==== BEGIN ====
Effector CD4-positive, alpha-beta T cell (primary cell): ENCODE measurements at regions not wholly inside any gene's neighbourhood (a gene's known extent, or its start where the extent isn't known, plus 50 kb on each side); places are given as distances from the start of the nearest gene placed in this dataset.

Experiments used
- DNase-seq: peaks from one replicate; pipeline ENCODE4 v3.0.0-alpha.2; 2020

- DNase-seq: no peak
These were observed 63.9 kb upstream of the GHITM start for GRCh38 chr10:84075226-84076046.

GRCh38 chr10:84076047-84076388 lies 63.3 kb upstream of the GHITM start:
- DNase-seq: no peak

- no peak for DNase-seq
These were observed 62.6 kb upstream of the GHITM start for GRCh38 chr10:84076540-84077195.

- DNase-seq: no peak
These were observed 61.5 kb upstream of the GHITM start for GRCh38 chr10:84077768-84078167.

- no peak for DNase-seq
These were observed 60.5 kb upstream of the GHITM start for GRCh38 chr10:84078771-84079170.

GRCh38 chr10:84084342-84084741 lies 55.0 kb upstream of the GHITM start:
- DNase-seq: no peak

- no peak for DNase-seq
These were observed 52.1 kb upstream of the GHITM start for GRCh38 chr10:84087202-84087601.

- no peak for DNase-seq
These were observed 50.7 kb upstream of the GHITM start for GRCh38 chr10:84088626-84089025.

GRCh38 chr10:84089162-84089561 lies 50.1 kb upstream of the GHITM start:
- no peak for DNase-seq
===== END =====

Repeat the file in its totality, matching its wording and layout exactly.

Effector CD4-positive, alpha-beta T cell (primary cell): ENCODE measurements at regions not wholly inside any gene's neighbourhood (a gene's known extent, or its start where the extent isn't known, plus 50 kb on each side); places are given as distances from the start of the nearest gene placed in this dataset.

Experiments used
- DNase-seq: peaks from one replicate; pipeline ENCODE4 v3.0.0-alpha.2; 2020

- DNase-seq: no peak
These were observed 63.9 kb upstream of the GHITM start for GRCh38 chr10:84075226-84076046.

GRCh38 chr10:84076047-84076388 lies 63.3 kb upstream of the GHITM start:
- DNase-seq: no peak

- no peak for DNase-seq
These were observed 62.6 kb upstream of the GHITM start for GRCh38 chr10:84076540-84077195.

- DNase-seq: no peak
These were observed 61.5 kb upstream of the GHITM start for GRCh38 chr10:84077768-84078167.

- no peak for DNase-seq
These were observed 60.5 kb upstream of the GHITM start for GRCh38 chr10:84078771-84079170.

GRCh38 chr10:84084342-84084741 lies 55.0 kb upstream of the GHITM start:
- DNase-seq: no peak

- no peak for DNase-seq
These were observed 52.1 kb upstream of the GHITM start for GRCh38 chr10:84087202-84087601.

- no peak for DNase-seq
These were observed 50.7 kb upstream of the GHITM start for GRCh38 chr10:84088626-84089025.

GRCh38 chr10:84089162-84089561 lies 50.1 kb upstream of the GHITM start:
- no peak for DNase-seq